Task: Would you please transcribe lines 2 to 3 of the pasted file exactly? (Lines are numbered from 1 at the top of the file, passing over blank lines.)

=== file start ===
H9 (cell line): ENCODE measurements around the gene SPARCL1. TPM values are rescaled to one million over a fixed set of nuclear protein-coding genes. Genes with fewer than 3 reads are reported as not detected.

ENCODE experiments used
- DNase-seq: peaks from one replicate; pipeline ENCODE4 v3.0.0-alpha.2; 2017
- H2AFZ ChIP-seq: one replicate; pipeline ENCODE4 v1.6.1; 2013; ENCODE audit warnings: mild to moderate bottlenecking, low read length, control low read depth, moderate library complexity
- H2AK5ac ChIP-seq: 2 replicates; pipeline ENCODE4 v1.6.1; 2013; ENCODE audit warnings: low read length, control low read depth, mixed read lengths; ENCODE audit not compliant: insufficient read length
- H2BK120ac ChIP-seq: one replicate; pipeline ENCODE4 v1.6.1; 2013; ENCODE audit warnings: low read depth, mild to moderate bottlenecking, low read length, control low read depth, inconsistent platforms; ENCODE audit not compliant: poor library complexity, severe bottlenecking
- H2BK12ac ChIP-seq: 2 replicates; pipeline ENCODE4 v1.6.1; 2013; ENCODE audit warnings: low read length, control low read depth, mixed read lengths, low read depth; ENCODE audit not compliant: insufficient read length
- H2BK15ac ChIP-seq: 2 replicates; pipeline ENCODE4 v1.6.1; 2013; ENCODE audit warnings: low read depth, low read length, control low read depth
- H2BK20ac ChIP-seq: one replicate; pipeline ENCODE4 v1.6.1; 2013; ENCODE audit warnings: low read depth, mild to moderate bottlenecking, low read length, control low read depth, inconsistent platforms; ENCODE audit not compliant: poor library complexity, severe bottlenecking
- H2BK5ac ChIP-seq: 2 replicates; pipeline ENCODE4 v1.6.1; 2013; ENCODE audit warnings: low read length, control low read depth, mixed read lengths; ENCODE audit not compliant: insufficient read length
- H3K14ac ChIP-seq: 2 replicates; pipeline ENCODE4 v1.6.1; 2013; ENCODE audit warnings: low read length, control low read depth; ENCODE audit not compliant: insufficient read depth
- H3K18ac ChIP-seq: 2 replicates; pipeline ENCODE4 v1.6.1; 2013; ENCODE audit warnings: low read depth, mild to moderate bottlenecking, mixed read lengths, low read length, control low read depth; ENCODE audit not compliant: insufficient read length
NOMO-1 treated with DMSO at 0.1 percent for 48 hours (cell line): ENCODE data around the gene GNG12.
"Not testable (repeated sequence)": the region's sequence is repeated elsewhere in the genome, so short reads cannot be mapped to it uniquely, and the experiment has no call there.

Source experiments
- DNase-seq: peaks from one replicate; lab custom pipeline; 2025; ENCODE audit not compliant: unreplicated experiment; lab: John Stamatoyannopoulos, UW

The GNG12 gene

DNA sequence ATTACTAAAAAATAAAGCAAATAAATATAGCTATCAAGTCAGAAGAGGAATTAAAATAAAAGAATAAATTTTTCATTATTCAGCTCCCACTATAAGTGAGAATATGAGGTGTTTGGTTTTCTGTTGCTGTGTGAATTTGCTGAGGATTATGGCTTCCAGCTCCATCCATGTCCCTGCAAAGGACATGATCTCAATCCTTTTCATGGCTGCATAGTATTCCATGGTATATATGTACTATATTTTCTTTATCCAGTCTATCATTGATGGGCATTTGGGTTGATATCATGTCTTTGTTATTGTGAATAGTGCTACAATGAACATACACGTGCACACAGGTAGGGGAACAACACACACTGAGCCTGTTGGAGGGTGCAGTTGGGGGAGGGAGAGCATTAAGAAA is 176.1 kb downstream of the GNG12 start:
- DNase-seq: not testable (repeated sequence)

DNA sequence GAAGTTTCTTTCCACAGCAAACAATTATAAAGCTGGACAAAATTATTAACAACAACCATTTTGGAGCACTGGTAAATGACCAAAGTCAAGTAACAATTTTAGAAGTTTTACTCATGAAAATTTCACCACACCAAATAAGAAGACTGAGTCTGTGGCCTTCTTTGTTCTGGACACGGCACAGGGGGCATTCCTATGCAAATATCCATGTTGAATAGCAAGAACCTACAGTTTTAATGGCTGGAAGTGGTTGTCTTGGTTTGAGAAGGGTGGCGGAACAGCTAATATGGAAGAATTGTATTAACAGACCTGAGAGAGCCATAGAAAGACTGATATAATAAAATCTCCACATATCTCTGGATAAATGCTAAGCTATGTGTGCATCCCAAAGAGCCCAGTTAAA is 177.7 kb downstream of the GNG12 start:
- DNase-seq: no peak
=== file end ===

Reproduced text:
ENCODE experiments used
- DNase-seq: peaks from one replicate; pipeline ENCODE4 v3.0.0-alpha.2; 2017